[42:20 – 43:54] Alex Dunn, Enabled Play
Hi, I’m Alex Dunn, the founder of Enabled Play, the platform that integrates personalised and accessible controls to help brands reach and support more customers of all abilities.
We got started building AI-augmented controls because in 2020, my brother Bryan was trying to keep up with his friends while playing video games, but he was getting left behind. And as an AI engineer and former founder, I knew there had to be a simple fix for this, a new way to communicate with devices and software that adapt to the individual rather than pushing them to depend on hardware that isn’t accessible or equitable to them. And it got us thinking.
Because the truth is that over 600 million people globally cannot access technology because simple software is not designed for their accessibility needs. Here in the US, that’s nearly one in five Americans. And as 91% of businesses now expect their customers to engage with their business in a software-first platform, it means they’re leaving behind 600 million potential customers. As an example, for one of our customers, a Fortune 50 bank, they estimate that there is more than 12 million unbanked or underbanked prospect customers in the US alone who cannot become their customer because their applications are not accessible. That’s money that they, and anyone else who is trying to reach more customers, is leaving on the table. In fact, we estimate that enterprise businesses are leaving on average $33 billion in revenue by not building for accessibility.
So we built Enabled Play, a personalised set of controls for users that let them augment and automate their technology with voice controls, face expressions, body gestures, motion controls, virtual buttons and more.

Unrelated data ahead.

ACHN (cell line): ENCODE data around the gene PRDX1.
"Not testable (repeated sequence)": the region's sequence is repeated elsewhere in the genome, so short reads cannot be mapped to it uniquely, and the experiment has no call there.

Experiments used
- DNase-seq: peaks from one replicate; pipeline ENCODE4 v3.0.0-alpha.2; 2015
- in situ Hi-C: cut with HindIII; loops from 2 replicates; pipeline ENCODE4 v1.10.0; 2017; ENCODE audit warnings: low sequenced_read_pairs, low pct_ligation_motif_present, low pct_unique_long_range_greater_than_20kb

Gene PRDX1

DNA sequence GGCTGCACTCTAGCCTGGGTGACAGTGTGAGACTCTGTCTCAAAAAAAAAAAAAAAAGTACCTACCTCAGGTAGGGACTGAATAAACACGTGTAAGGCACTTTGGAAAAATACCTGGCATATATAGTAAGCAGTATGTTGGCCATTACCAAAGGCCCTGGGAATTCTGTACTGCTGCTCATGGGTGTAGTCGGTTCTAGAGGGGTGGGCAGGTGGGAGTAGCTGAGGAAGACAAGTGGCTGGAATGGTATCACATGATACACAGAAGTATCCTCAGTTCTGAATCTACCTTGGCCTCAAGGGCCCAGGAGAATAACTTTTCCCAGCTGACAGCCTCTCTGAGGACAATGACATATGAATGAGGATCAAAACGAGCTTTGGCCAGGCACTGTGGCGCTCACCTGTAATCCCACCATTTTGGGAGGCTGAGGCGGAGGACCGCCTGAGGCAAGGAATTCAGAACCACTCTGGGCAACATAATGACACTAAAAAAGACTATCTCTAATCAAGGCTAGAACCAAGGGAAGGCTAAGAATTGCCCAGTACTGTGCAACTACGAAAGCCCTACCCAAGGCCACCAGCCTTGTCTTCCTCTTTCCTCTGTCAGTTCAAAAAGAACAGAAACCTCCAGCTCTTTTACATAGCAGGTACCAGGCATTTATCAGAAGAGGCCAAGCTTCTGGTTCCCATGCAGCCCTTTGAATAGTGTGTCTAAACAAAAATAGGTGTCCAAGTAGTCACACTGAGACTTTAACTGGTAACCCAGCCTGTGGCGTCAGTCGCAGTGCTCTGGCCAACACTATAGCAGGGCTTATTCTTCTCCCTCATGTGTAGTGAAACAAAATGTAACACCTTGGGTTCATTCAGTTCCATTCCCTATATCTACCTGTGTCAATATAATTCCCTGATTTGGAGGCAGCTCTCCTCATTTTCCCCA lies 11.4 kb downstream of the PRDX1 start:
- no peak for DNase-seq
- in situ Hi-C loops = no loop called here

[43:54 – 43:57] Computer
New slide. Type this is my new title.
[43:57 – 46:21] Alex Dunn
It’s a platform that adapts to each user’s abilities using the latest innovations in AI and machine learning. Even more importantly, it can also operate entirely offline, so your voice and video is never recorded, it’s never streamed and it’s never shared beyond the device you’re using.
Finally, it allows each user to bring their personalised profiles and preferences to each app, game and service they want to control, which means businesses don’t have to find the right way to support each unique user’s needs and preferences. They’ve already been empowered to do that for themselves and can bring those preferences and controls directly to your apps, games, websites and services. It also provides a new surface for your business’s services to be discovered, too.
We recently finished raising our seed investment round and are not looking for additional investors at this point, but we’re eager to meet with heads of accessibility, DE&I and technology working at companies that are eager to discover how, through a simple software integration with our platform, they can gain access to hundreds of millions of new users, too.
[44:56 – 45:13] Filipa Araujo, Remarkable
What a spectacular group of startups we’ve had present today. I’m sure you’ll agree, they did an incredible job and are having a massive impact on our world. But today is not just about passively watching. We can all help support and amplify the work of these entrepreneurs.
[45:13 – 45:39] Molly Levitt, Remarkable
That’s right, so don’t be afraid to reach out to the founders you heard from today. Now, before we wrap things up, a number of you watching tonight may have your own startup brewing. If you’re ready to take the next step in solving a problem in the disability and aging space, we’d love to support your journey. You can sign up for updates on application launch or book a meeting with one of the Remarkable team members to start this conversation. More info will be shared on this with you tomorrow, so make sure to check your inbox.
[45:40 – 46:06] Filipa Araujo
Before we go, on behalf of Remarkable, Cerebral Palsy Alliance and Cerebral Palsy Alliance Research Foundation, I would like to thank our incredible partners, Telstra Foundation, icare New South Wales, Vivcourt, TPG Telecom Foundation and The Ian Potter Foundation, for making this event possible.
And to you for joining us today for your support to create a more accessible and inclusive future.